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Intro to Small Fruit

John Dysinger


In this class we will look at the growing of strawberries, blueberries, blackberries, and raspberries. Cultural techniques, recommended varieties, challenges and rewards will all be addressed in this introductory course. 


John Dysinger

Bountiful Blessings Farm



  • November 12, 2015
    9:30 AM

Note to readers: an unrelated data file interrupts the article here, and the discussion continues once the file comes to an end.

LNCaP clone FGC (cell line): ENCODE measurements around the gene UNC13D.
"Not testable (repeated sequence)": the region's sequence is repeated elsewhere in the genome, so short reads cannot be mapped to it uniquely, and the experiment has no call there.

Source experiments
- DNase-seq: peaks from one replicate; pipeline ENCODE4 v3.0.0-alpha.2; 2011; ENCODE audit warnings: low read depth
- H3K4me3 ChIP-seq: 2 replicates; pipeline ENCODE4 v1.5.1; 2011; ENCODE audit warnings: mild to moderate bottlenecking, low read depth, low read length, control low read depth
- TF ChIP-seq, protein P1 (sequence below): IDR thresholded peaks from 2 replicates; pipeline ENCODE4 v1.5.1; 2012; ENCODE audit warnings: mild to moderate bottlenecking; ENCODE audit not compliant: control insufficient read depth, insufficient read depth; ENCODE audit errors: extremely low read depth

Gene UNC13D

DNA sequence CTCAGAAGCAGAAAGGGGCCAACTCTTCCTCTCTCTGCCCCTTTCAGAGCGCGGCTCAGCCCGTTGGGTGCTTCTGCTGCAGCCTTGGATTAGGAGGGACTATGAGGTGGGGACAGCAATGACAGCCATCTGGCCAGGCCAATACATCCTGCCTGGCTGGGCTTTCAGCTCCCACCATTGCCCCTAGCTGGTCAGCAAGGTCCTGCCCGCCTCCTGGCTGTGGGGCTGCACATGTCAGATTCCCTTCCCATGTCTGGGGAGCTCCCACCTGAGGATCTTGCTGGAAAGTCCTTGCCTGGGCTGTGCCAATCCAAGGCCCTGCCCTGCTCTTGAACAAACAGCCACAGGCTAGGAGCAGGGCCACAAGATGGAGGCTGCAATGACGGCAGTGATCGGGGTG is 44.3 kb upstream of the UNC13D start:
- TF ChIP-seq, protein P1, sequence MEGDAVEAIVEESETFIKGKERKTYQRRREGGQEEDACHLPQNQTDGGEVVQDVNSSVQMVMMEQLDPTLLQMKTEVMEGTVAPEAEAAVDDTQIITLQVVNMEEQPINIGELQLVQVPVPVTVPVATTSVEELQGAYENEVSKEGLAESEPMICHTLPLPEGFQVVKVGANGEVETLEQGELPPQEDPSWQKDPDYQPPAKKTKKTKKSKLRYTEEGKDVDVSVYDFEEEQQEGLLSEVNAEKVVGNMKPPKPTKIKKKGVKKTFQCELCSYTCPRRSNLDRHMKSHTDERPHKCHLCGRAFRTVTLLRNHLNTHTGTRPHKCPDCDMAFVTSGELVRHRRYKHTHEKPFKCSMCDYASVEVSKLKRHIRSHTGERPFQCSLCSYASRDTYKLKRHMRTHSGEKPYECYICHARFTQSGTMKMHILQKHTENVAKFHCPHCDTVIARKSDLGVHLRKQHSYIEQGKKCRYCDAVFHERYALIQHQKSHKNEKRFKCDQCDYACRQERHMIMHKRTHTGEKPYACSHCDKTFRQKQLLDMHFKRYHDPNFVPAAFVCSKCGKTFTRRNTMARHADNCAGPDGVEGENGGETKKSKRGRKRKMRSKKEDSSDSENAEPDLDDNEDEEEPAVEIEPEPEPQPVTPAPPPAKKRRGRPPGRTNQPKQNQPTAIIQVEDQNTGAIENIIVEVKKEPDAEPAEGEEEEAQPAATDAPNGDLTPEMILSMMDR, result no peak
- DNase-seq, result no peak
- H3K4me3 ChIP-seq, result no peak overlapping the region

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I'm John deicing are. We have a farm a small farm in middle Tennessee. This. We just planted our eighteenth strawberry crop and. We started out as just the strawberry farm and have slowly evolved through the years until berries are just a part of what we do. So just a little more kind of introduction. I know a little bit about strawberries. Because we've been doing it for eighteen years. I know even less about the other thing the other berries. But. Well let me ask you this. How many of you are growing. Small fruits. And by small Ok wow. Well so maybe. So this is an introduction this is going to kind of cover. Cover the basics and you may be beyond this already. Hey Nick. We didn't need you. Well maybe we did. So yeah and you know you can only say so much in an hour. Thank you very much. I will endeavor to to do what we can to inform and enlighten. But let's let's start with the word of prayer. Dear Heavenly Father's we spend this time together here we just want your presence. We want it to be more than informational we want it to be transformational. As we try to we endeavor to. To be molded into your image. So bless our time together we pray in Jesus' name amen. So I think in the program as. Maybe it said introduction to small fruits. But in my definition of small fruits. Is berries. OK. There's tree fruits and then there's small fruits and. We're going to specifically. Focus this morning. On the big four I would call them Black Berries blueberries raspberries and strawberries. There's you know there's a lot of other variations there's boysenberries and there's goji berries and there's all these things and I'm not in any way saying those aren't good things to grow but these are the these are the big ones. And so. That's what we're going to focus on. So some. Some of the pros of of growing varies. Is and of course if you're just growing him on a home scale. I feel like I'm in your way here. And I can't move further back because of this chord. You're welcome this food over something. Sure I can screw forward. Now. I'm limited by the length of my cord here I mean. Well maybe I could move over there. Yeah let's try moving it over here. I just don't want to disconnect. Yeah bring the stand over. OK. Well I was nervous because I thought I was speaking to a room of experts here. I mean I'm scared to disconnect it. Oh. I. OK sorry. There's too many OK. Somebody could just bring that back. And maybe maybe anybody who can see here just needs to move. There's a few seats over here. OK Well we'll get it going here. So how many people in my blocking Now I can. Is it better to scoop back or forward. OK. So the best thing about varies in again I'm talking from a market point of view here not from a home garden point of view. But a lot of it will be for either. Very easy to sell. You know that's the first thing that people go for at the market is your berries. So that's a big thing. Definitely easier to go to grow than tree fruits we have been farming for eighteen years. And we have yet to plant our first fruit tree. I'm I'm a little embarrassed about that. But there's a very good reason for that and that is that it's very hard to grow organic tree fruit in our part of the country and. I just haven't had the time and energy. Some day I want to do it. But we're not there yet after eighteen years and. So I want to just throw that out there I know most people and it depends on where you live in the country. It may work great for you but most people the first thing they want to do is plant a bunch of fruit trees. And from my observation. They don't often have a lot of success with it. It's very challenging. There's a thing it's a University of Arkansas right now is trying to do an organic research farm with with trees. And last I heard some conference a couple years ago they were still saying. I don't know if this is is commercially viable. So. Small fruits although they're challenging their easier than tree fruits. And of course we have the media on our side because there's just a lot of. You know every every year you hear more research about all the benefits they found new things in these fruits that are beneficial and. And then another pro is that even when people are you know there's a lot of people getting into gardening and. I mean not as many as there should be. But even though they may have their own home garden. Chances are at least for the first few years they're not going to have fruit. So you know you can fill a niche there. Now. Cons. Berries are very labor intensive some more than others and we'll talk about that. And then of course there are also very fixed perishable. But those cons are actually pros if you're a local grower. Selling locally because those those two cons are actually what keeps the value high. So that's a good thing. Now. I have a few slides here just. And some may disagree with me. And we can talk about that but I've kind of rated the different fruits as a number of things. Ease of growing and this is from easiest the hardest. I think blueberries are the easiest with. That's once you get them establish the first year a lot of people lose their blueberries you've got a kind of baby them. The first year. Would you agree with the children's do a lot of blueberries and yeah. I mean water of course is the big thing you can't just. Blueberries have a very shallow roots system. And you. You've got to keep them watered. And ph blueberries tend to like a low Ph. Although there are people who disagree with that Black Berries would be next. Blackberries. You know they grow wild. In much of the country. And if it grows wild that's usually a pretty good indication that it's going to be able to grow a little less wild hopefully. Raspberries raspberries grow pretty easy. You know getting the fruit to actually be a good quality is a little bit more of a struggle. I would say strawberries are probably the most labor intensive as far as growing. I see some heads nodding. I think. Again there may be a little disagreement. Now. Ease of harvesting. So. Blueberries is up there again. You know you're standing up. You know one great thing about blueberries is they stay on the Bush for quite a while they don't you don't have to pick them like to date. You know you can pick them tomorrow. And so that's a good thing. Black Berries again if you have the thornless varieties and. I know there are some arguments for the thorny varieties. But I just don't get it. You know to me. Why would you have thorny Black Berries if you could have soreness Black Berries. You know people talk about the seeds are not as big. Well you know I'm not into I don't care how big the seeds are a description. You know. Some people are into these kind of things but to me why. Growth or needs. When you can grow floor unless raspberries raspberries. Can be challenging because there's so perishable you have to dispatch them so gently. And then strawberries Of course you know. They're not on the bush. They're on the ground and so that's what makes them. Challenging it's a lot of bending over. So that's my rating on ease of harvesting ease of selling and again I realize that not all of you are looking at selling. But some of you I think probably are. I would in this is where strawberries come come up to the top because I think there's no Berry easier to Seldon strawberries. Strawberries are more widely appreciated. From my experience. Then any other. Blueberries I would put second Black Berries you know again some people aren't into those big those crunchy seeds. Raspberries and I and I qualify this isn't our area. You know raspberries tend to be a more northern thing. And a lot of southerners are used to raspberries and so there's not the same kind of market although there's plenty of northerners that have moose sounds to escape the brutal winters and they appreciate raspberries. Parish ability. Raspberries and strawberries are both quite perishable. But I would say maybe raspberries me even more than strawberries Blackberries are a little less perishable and then blueberries. Again are the most. The longest lasting. So if you're keeping score here. It would appear that blueberries are definitely. On top here. But we come to the next. Fly. Time from planting to first harvest and blueberries are way a down there. Raspberries if you plant a fall bearing or an ever bearing raspberry in the spring. You can. You can harvest it won't be a full harvest but you can harvest that follow Four months later. That's pretty amazing That's a quick turn around. Strawberries. And again. I struggled with this presentation because I know you're coming from all parts of the country and strawberries are treated very differently in different parts of the country. So I'm basically sharing my experience with. You know I can tell you a little bit of how they're done elsewhere. But in the. I would say from the middle us down. Almost all strawberries commercial strawberries are grown on plastic it's called plastic culture. Strawberry system and they've they've kind of fine tuned it. So that we plants are strawberries. Our target date is the twentieth of September. And where just to give a little We're at thirty six degrees latitude. Were I call as in zone six B.. OK So that gives you an idea. Of how it compares to where you are so if we plant them in September. Most years we're picking berries. We start to pick the third week of April. So that's a pretty fast turnaround Blackberrys you plan I'm in the spring and. They don't produce till the next summer. OK so that's fifteen months. Blueberries on the other hand. Three to five years. We are just getting our blueberry. Whatever you want to call it blueberry. What are they call it. Orchard. Patch. Blueberry patches just getting started our bushes are just a few years old and and this is the reason. Because in our early years. Wow that's competing here. Can you hear me OK. In the early years. We didn't have the money to invest in something that wasn't given going to give us a real return for five years. You know what I'm saying does that make sense. We needed our money to give us a quick turnaround. So that was one reason why we're just now getting into blueberries. It's just now that we can afford it. Yes. OK that's that's a good question Is this the age of the plant or is this the time in the ground. It's. It's a little bit of bowl. You know there are some biblical principles I don't know if you're familiar with about. After you plant a tree. How many years. You're supposed to wait till you start you know you pick off the fruit and that's the way it is with blueberries as well. Obviously if it's a bigger plant. Ideally it would take a little less time before you could see that she want to get the root system a savage before you start. Stressing it with with lots of fruit. OK so. So that gives you just some thoughts to work with as far as what you want to grow. Hopefully you want to grow them all. Let's see we credit. What time does this stops that. Ten thirty. Did we grow did I grade them according to volume and. No I didn't. You know because there's so many variables. You know the intensity of the plantings. And from year to year that changes so I didn't even try to quantify that. You know how much you old you can get per acre that's pretty complicated. OK so let's just talk a little bit about Black Berries do you know the difference between prime and canes and Flora canes. OK so. Prime a cane. Is the first year cane. You know it sprouts out of the ground and it grows this very succulent cane. But if you know anything about about Black Berries you know that they don't normally bear. The first year. They put out the prime a cane. It goes through the winter and then the next year the prime a cane is the floor and cane where the flowers come. OK. So they bear on the floor a cane. The second year. The older canes are bearing fruit. And then you've got new canes coming up. That will produce the following year. Does that make sense is that clear. Now I say mainly they bear on Flora canes because they are they are breeding. Some varieties now. That are bearing on the prime a cane. In the fall. But it's kind of new breeding and again. This is not G.M.O. or anything like this this is traditional breathing techniques. There are a few varieties. That will bear in the fall for the first year. But it's a new enough that they're not recommending it on a commercial scale. And again choose thornless erect varieties that's my opinion. You you can differ with me on that some some varieties. Tend to stand up more on their own. Now of course you have to prune them back. You know from the research I've done they recommend about five feet. Five to six feet. You've proven the top Sof and then they're going to start sending out laterals and you prune those off at about twelve inches. So you don't have this thing sprawling all over you kind of keep it contained. And then I'll just throw out the varieties we have right now we just have a small black berry patch. We have Natchez and watch a TA A lot of them are Indian names. Those Indian names all come out of the University of Arkansas. They do most of the breeding. On. So they're kind of the experts DR JOHN CLARKE I think he is in Arkansas as expert there. I see a hand and I'm just trying to bait whether I want to take questions in the middle or. I think I'd rather try to get through the slides and then. If you could write down your questions will try to make sure there's time for that. It is ten thirty right. When this. So. Well actually I'm going to back up let me. Are there specific Blackberry questions. I'll take a Blackberry question. When do you prune them. OK I prune them through the summer as you know once they once they get to the as high as I want them. I prune the Tom pots and then they start putting out the laterals. Yes. John. Print them the first year and then we print them the first year and then they bear the second year and then as soon as they're finished bearing. You want to. You want to prune out those florid canes. And it's pretty easy to tell the difference they'll the look kind of dead brown Woody. And the new the prime and canes are. You know more green and succulent. Yes. Question. That's a good observation he they planted Naches and watch of the. The watches are definitely more erect. We have done a simple trial as on the. The Natchez just T. posts you know. Thirty inches apart or three feet I think we did it. And then run some wire or something between the two posts just the kind of keep them from flopping outs. Yes. So we have done that. OK So let's go onto blueberries. Now blueberries a little more complicated because there's different types I said three main types. That doesn't include the main blueberries those are kind of their whole a whole different animal those grow on the ground you know the Bushes are very short and. So we're not even going to talk about those but the three main types are the northern high bush. Which is probably what you buy in the store. If you buy blueberries. And I was just going by this guide here. Looking at this is owns a course. Different. There's many many varieties of blueberries so I didn't even put down. Suggested varieties. Depends on where you are in the country I would just encourage you to ask around. What others are growing if you find somebody who seems to be doing really well at it. Figure out what varieties they're growing for your climate. So there's the northern high bush. And those can be some of them can grow is own three that's. I don't even know where that is but that's way up there somewhere down his own eight. So where we live in the zone six were kind of. We can do northern or some of the Southern and even rabbit I drive these the rabbit I are the ones that. That are. I guess indigenous to the south the southeast. They. They are much bigger. They can get huge you know. Twelve feet tall. We've seen huge Bush's. And of course that's a waste because how do you pick up there. You know. So it's good to kind of keep them pruned to a size you can actually manage. And then there's another. Nother type that. I think is rather new Southern high bush. I think it's kind of a hybrid. Maybe you know more about that than I do. OK yeah I think she's saying that the Southern High Bush may be are they need a little more care. And that's that's what i've are you know the rabbit eyes being there. They have grown wild and they've just kind of taken the wild ones and cultivated them. They are maybe a little Hardy year. But we have grown bowls. On a small scale. And I will say that I if you eat. One compared to the other. I think the northern high bush or even the southern high bush are a little nicer. Course. You normally don't eat them side by side. If you just have rabbit eyes you'll be very happy with the rabbit eyes because they are still delicious. So right now we have half. Northern high bush and half rabbit I but we would like to get some Southern High Bush and the main reason is because they ripen earlier. You know Rabbit eyes in our climate. Don't ripen before July. But I've seen Southern high bush. Varieties that are at the market in May. And that's you know that's really nice if we could have blueberries as soon as our strawberries stop. We're on the blueberry you know I have this dream of just doing berries and have having berries. You could have strawberries in the high tunnel. The beginning of April. And you can have raspberries in a high tunnel. Tell the beginning of November. Berries from beginning of April to the beginning of November. It would take a little bit but I think it's possible. Ok some more on blueberries. It's really important to keep them well watered. That first year and. Yeah I don't even want to get into the fertility debate. But I can say that I've seen very healthy blueberries that were growing in a basically neutral ph soil. So it's not just an issue of Ph But I would say generally speaking. Specially when you're getting them a stablish. It's good to try to bring your PH downs. And you can do that by adding some sulfur to the soil. Blueberries thrive or they will grow very well in a low ph soil you just think about where they grow wild you know and peat bogs and stuff. It's very low. Ph. Ok what to call. How low. Four and a half five. Yeah pretty low. How often do you put the sulphur on not very often you can easily over do it on sulfur if you're not careful. So that's something you would you would need to have your soil tested and follow recommendations. You know I don't know what your soils like so I wouldn't want to try to to recommend anything. Now blueberries. Is one thing. Let me just finish talking about blueberries and then we'll take some more questions. I have seen two bushes next to each other my my nephew David. Collins. Well my niece's husband did this. He had he had five Bush's. And one of. He built a little wooden box out a two by four out of it. And he filled it with with wood chips. And I'll tell you I couldn't. I was astounded at the difference between the one. Mulched with wood chips and one that didn't have a mulch. On it it was. I was asked Are you sure this is the same variety here. I was astounded at how much. It's better. They were growing with the wood ships. It made a believer out of me. So you know you may not have an of wood chips. You know there's the whole back to Eden thing in the garden. But hey your perennials things like blueberries. I'm convinced. It's a good thing the moments with with wood chips. OK let me just say once plants mature you need to prove now old wood and balance plant between new and older growth. You know every year they're sending out new shoots. And if you just let him grow without pruning them. Every year they will eventually start declining in year old. Whereas if you can. If you pruning out some of that old growth every year. You'll keep them. More Productive. OK. Questions about blueberries. Yes. OK. I haven't done that. He's making a comment that he's heard about putting pine needles on them because pine needles tend to be low P. H. of course a lot of leaves technically are low Ph. Yeah I've read that I've never done it myself but I think it's probably a good thing to mulch with question here. OK So are they developing varieties that will work more an alkaline soil. Well as I told you. I've seen them grow very very vigorously and alkaline soil. You need to talk to Whitmore McConnell about that or maybe Steve Myers because it's not just about acidity an alkaline in the. Steve you want to. OK. And I have to try to repeat that. For the audio here but. Steve Meyer is just saying that they have gone to using. Well first of all it's. It's more about balance soil than it is Ph. Getting the right balance and then. The big thing about the low ph as he pointed out is iron. Iron is taken up. More easily at lower ph and. Blueberries are very sensitive to iron deficiency. So he's using iron key late. And. Then he's not worrying about the Ph. Which sounds like a good. Good advice. Yes. Question. Ideally Ideally they recommend taking off the blossoms for the first two to three. Years. I know that's hard that's really hard. But you know. It's. Farming teaches you patients. Right. And you've got to be thinking what's best for the long term health of the plans. You know as soon as they start putting on those heavy fruit loads. That's where the energy is going in the plant in the energy isn't going into a stablish NG that root system. QUESTION In the back. How long can you expect. Blueberry prep patch to produce. You know I have I'm not there yet. So I can't speak from personal experience but I've read. Numbers. Twenty to thirty years. In there hopefully we don't have that long on this earth right. So we can say they're going to produce till the Lord comes hopefully. One more question here and then we'll go on to how much of the iron keel eight G. use. Do you have a quick cancer or do you need to talk to her afterwards. OK So you mix the iron key Leyton water one tablespoon per plant. You know. Poured out around the square yard area. One tablespoon of iron Keeley in water. Early. Do it in the early spring. OK well we'll go on and then if we have time we can come back for a few more questions. As I already said raspberries don't do so well in southern heat. We grow the prime Akane Do you remember the difference was in crime a cane and floor just Prime is first and Flora. You know is Flower. So the prime Akane varieties. Bear in the fall. They're often called everbearing because if you leave them to also bear the next spring. And you think well that's great I get two crops but the research will tell you that those two crops really aren't any more yield usually than one crop. So what's traditionally done in the beauty. The beauty of. Of fall bearing ones is you actually just mow them down. After they finish harvesting. That's easy maintenance right you just take your bush hog or whatever and run over ROOM. And they're done. And then the next spring they sprout back up. And they keep going. So that's really nice and a few years back we kind of trial the lot of different varieties. And the ones that came out on top for us were Caroline. Caroline is a fall. Bearing raspberry it has a nice size fruit it's got a good flavor very vigorous and productive. So you know again. Different parts of the country may be different but I'm just sharing our experience and Caroline was a winner and is a gold one yellow gold. And that was the best of the gold ones that we trialed. So weak. No an is is gold Caroline is yours. These I'm sure this picture is of Caroline's. And as I said you can cut them down after harvest. And not have to think about them. Over the winter. Every every year you cut him down. And then they grow back in the spring in they produce. Now when I say fall they will actually start in August in our climate. And they'll keep going until frost. Now there are also some are bearing varieties that bear on the floor a cane. So you can look into that there varieties. There's the black raspberries. They don't have any black. Prime a cane. Bearing raspberries. But. They grow. You know you let the Canes grow the first year and then they'll produce fruit the second year. To me that's just more work. Plus we've got so much else going on that time of year. We don't really want to be unless we were just a berry farm and. You know maybe. In my retirement will just do berries and. I don't know but. But. We just we haven't tried to grow them in the summer. Now raspberries do need some kind of trellis to hold them or wrecked because they're not as they don't have as big a cane as a Black Berry. They tend to want to flop over. So you can do something as simple as a tipo stick with a cross bar. You know about four feet high and you know I have the crossbar out. Three feet thirty inches. And then. Well we had some welded up we just use rebar you know. Made a T.F. out of rebar and then welded washers on the ends of the rebar. And then just run some wire or something through the washers and that just holds them in. Now. What we found actually was that. You know you had a lot of small and lower stuff then that was kind of flopping out so we ended up using T. posts and made our own cross bars. I would show you a picture except we don't even we're not even growing raspberries right now which is another story. But you know the lowest cross bar as you know this wide and then it gets a little wider. So we can just hold them in but it's nice that kind of let him spread out so you let more sun in air into the plant. OK. One thing I would encourage is some kind of the woven landscape fabric. You know what I'm talking about do that on either side of your rose because raspberries. Grow. They send out roots and suckers from the roots. And so if you're not careful you're going to end up with this mess. Kay and nobody likes to work in a mess. So if you use some kind of landscape fabric. That will prevent them from just keeping expanding That's really helpful. And you know if any of these plants if they grow too sick leave they actually become a weed to themselves. So you want to keep them thinned out and that they're not they're not choking themselves out so to speak. As I already mentioned they're very labor intensive in picking and very perishable you know you. If you pick them in a pint. And by the time you get him up to the barn it's not a pint anymore. You know because they're hollow. Right. That's the way you tell the difference between a raspberry and a Blackberry. So if you're not super careful with them they kind of smash down and you don't want that. Now then the last thing here. You know there's a lot of been a lot of research. With raspberries in the last few years about growing them in some kind of a high tunnel or who pals. Because they the fruit is very perishable and if you get much rain on them at all. It's a big problem. And so I've read people that say. The only way to grow raspberries organically is to grow them in a hoop house. And we've done it in a hoop pals and they did well. So. Yeah. So questions on raspberries. Very differing it is very small. Well I would assume that it's probably a fertility issue. You know it could be partial watering issues are they getting plenty of water. I mean of course. Different varieties are different you know what some what variety they are. OK. Yeah. So there's a lot of it you know it could be a variety issue I would. I would suggest that's probably a fertility issue. But yes. The summer bearing raspberries you would prune the same as the Black Berries. Let them bear the second year and then prune out. The old canes. Yes. Is a finish mower going to mow them too close. Not for my experience. I mean if you're using like a lawn mower don't put it down. You know keep it up a little bit. From my experience raspberries are very vigorous. And you know we actually had this brilliant idea of growing them as. As an annual planting them in the spring. Harvest in the hoop house. Harvest them in the fall. And then pull him out and then we've got the hoop house we can use for other stuff all winter. You know I was thinking this is brilliant. But no matter how hard you try to get those roots out there are still in there. And so all winter long. We're harvesting raspberries shoots with there are lettuce me. You know and that's kind of. Not a good thing. So we've finally gave up on that. It just was too hard to get him out. Once they're there so once you have them. You're going to have them for a while. Yes. Ques. OK Why why do we not grow them anymore. Well there's something called the spotted wing drifts awful. How many of you have heard of the spotted wing juice awful. OK. It's a little fruit fly. That is menacing. Fruit Growers all over the country it spread very rapidly. I can't remember where it came from but it. You know it was one of those imported past. And the difference between spotted wing drifts awful and regular just awful A which you remember from high school biology is just a fruit fly right. But this. Spotted wing just soft lays its eggs in grains fruits. Not just over right fruit. So you have this. This really yucky dilemma of. You go to harvest the fruit. And you bring it inside in the next day it's crawling with little maggots. These little white. Maggots. You know it's hard to market berries that you know. Have that. Because you can imagine what that would do to your customer base. So that's a real dilemma. And they're trying to do research there's a lot of interesting things the Children's are. You know because basically it starts out your early fruit in this is an advantage of strawberries. They produce early enough in the season. That it's not an issue but as the season goes along. The population of these just saw Fla build up. So by fall time when we have our raspberries. It's. It could be bad. And we just don't want it you know. We can't risk. Our customer loyalty or a fruit fly. Well that yes they will attack blueberries. Viciously and. Most people don't ever know they have spotted wing just saw Fla all they know is all of a sudden they're blueberries they're just getting soft and dropping off. You know they're very small the maggot my eyes can't see them anymore. Because I haven't. I've been too proud to get glasses. Yes. OK So if they're wet and the other thing I've seen is. They they tend to have kind of a flat spot and. If you see that at all and if you have young eyes. You can open it up in see these tiny. They're very tiny little white maggots. You know. I won't say. I mean we kind of for ourselves. A little protein you know. OK. Yeah so that's that's an advantage of who pouch growing He was just saying that you can screen it off it's going to have to be pretty fine screen. But entrust is the name of. An organic pesticide that is effective against your soft. If any of you were in our other present taste and I talked about is very expensive. But you use small amounts. It's very effective. Also it's called and trusty and T R Us. T.. Very effective against Colorado potato be larva. Incredibly effective. From our experience. So one thing the children's have learned about and they've been doing is hummingbird feeders Doesn't that sound great. Just hang hummingbird feeders around your berry plant in the hummingbird eat the spotted wing just suffer less. So that's what you call natural pest control. OK so a grower in Mississippi. Puts out ten. Hummingbird feeders per acre and doesn't have a problem with spotted wing just some. We're going to have to go on. But what was the. Drifts off of the D.R. O.-S. P H I L. Just so awful L.A. What you can't you cut the raspberries down after they die. Naturally you know the frost will kill the. So you want to make sure they're dormant. Although I don't know I'm not sure that's totally important. Like I say they're so vigorous. I think you could probably cut them down any time a year and they'd still grow back. You're saying that your year. You were getting berries after the frost. Wow. I don't know about that I've never heard anything like that because raspberries after frost. Well we need to know that variety I guess. OK we've got to move on because we're just coming to strawberries and that's what I know something about. So as I said we grow on plastic in an annual system plant in fall and harvest next spring. We by Northern grown plans are we by strawberry temps. There you know strawberries put out runners. And before they root. They cut him off. Ours are grown in Prince Edward Island and of Green Gables. Prince Edward Island. And they ship them down in the reason you buy them from up there is because the further north you go the less disease pressure you have the variety we use is called Chandler and. It's got many many Venice fits. To it. But it's one. Achilles heel. Is that it is not. Disease resistant to some of the Southern diseases especially one that's called anthrax notice. Not anthrax been interacting else. In which can devastate your crop. And I speak from personal experience. So that's a big reason not to keep them over from year to year because your disease pressure is highest in the summertime. So yeah. You know that's the first question people always asked Why don't you just use your own runners. Well. The southeast. Is is one of the hardest areas in the country to grow. Gardens because of the heat and humidity combined. So so that he many of the is a perfect. Incubator for disease. So that's why we buy new plants. Each year we propagate the runners and replant we get the runners. Middle of August. Propagate. And then set out the plant. The middle to end of September. OK. Propagate means we route them. It's a little bit of a process you have. Because they don't have any routes. They're just going to wilt. So you have to miss them. Have missed on a timer. That keeps the leaves moist and tell the routes. I wouldn't recommend that if you're just getting into it. Course we did at first as I said yesterday We do everything the hard way. You know. Yeah. Well if you want to propagate your own runners you just wait till they get roots. And then plant them and then you don't have to worry so much but if they don't have any roots. What's going to keep them alive. OK. Now. Strawberries are very vulnerable to spring for us and wet spring weather that's what makes strawberries so hard. They start flowering especially if you're growing them on plastic the plastic warms the soil up earlier. And so that encourages them to start flowering earlier. Well that's a good thing in a bad thing the good thing is see what shut strawberries down. Is the heat. So rather than trying to get him to go longer you've got to move the season up earlier. And there's where you get the conflict with the frog in California. They grow. All summer long because they grow them in a part of California. That stays cool all summer. They get seventy thousand pounds of strawberries. To an acre in California. Seventy thousand pounds. So. So what are you going to do belt the Frost Well on a small scale I would recommend using floating row cover this. Do you all know what those are. If you don't my son has a booth Harehills sell you some. It's. It's not easy to find just anywhere. But is very very important to have if you're if you're trying to grow. Most anything. Anything that is cool weather crop. Floating row cover it comes in different thicknesses. And you just cover your plants with it and it will give a few degrees of protection. But the trick is. If you're going to have a hard frost you add more layers. And it creates a sandwich effect it's trapping the ground heat in is what it's doing. And when I was telling me yesterday. We have protected. Tomatoes in a unheated hoop house down to seventeen degrees outside with just floating row cover. Multiple layers. So it works. And of course if you want to get really fancy you use sprinklers for frost protection it's one of these amazing things of nature as as water freezes it releases heat. So you have to run the sprinklers all night long and in the morning. Your field may have. You know this much ice on it. But the berries. The flowers won't be frozen and credible to see. You just you have to keep the sprinklers running and tell. It's above thirty two degrees and tell the the ice starts melting and then you can turn the sprinklers off. If you stop in the night. You're in trouble. I wish I had time I could tell you a miracle story about. But you have to read the book. We're out of time. So I'm just going to quickly I just one more slider. Use use preventative spray program in the spring. You know I kind of think. It doesn't matter what you spray is long as your spring something that's kind of just my gut feeling. I've tried all kinds of different and I'm talking about organic things I'm not talking about. You know harsh chemicals or anything but just spraying I'm. And the theory is that you know you're covering the leaf. Surface with beneficial. Something or other organisms. And that that outcompetes. The pathogens that want to land there. The names of sprays serenade. Yeah out now that she got the pressure on of the time clock and my mind is going blank. Serenade regalia. Regalia. Is one. Triple Nickel or something like any of you know that one. Double nickel. OK. Well inflation it's triple negative. Double nickel and. There's one more can't think of right now it starts with a. OK. Dear protection I would just end with this. This is a picture of that. Unfortunately I don't have a picture of it hanging. But this is really simple fencing to keep deer out you know people spend a lot of money on fancy deer fences. Just get eight foot T. posts. You know it's a little bit of an investment. You get this. Ten accent to flex that's the trade name but you can Google that online and. It's seven and a half feet tall. We just put one little yellow. Electric wire insulator clip it on the top of the the. T. posts. And literally just hang the fence on those. So of course an eight foot T. post in the ground is going to be six and a half feet tall something like that so that fencing comes down in just kind of drapes out. We can put the T. pose thirty feet apart. It's not a barrier it I mean it's the deer can't see it very well. Some people some places call it invisible deer fence. And it's been one hundred percent effective for us as long as we've had it totally. If you leave a gap or something don't get in. OK and well. Last slide in then we gotta stop because there's more classes. Yes. Well I think you must be using something different because the stuff we use has holes this big. I've never killed a snake with it. OK yeah you can buy it like a bird netting which is much thinner this is pretty heavy duty I mean we've been using some of it for fifteen years. And had to sit end of the season you roll it up so you know the problem with permanent fences is they grow up. To stuff. It's a maintenance problem with this you just roll it up. I mean it's a little bit of work but we just fence the things we know the dear life. OK. And the rest. We don't fence. What does it look like oh what does a deer not like well I'm out of time. You've got other classes to go to but just quickly. Carrot. Beats Swiss chard that family spinach carrots Beatrice chard green beans. Sweet potatoes. Those are the things they like. That's what we've sent sweet corn. What if any kind of look good from they like the lagoon. So the lagoon family the. Chana Poti a see a family I think is isn't that the Swiss chard and Beetson and spinach. Yeah. OK Well I wish I had more time to answer questions but we gotta quit. Thank you all for coming. This media was brought to you by audio a website dedicated to spreading God's word truth. Reeser min audio. And much more. If you would like to know more about audio version. Or you would like to this. More sermon leave W W W. Done. Audio dot world.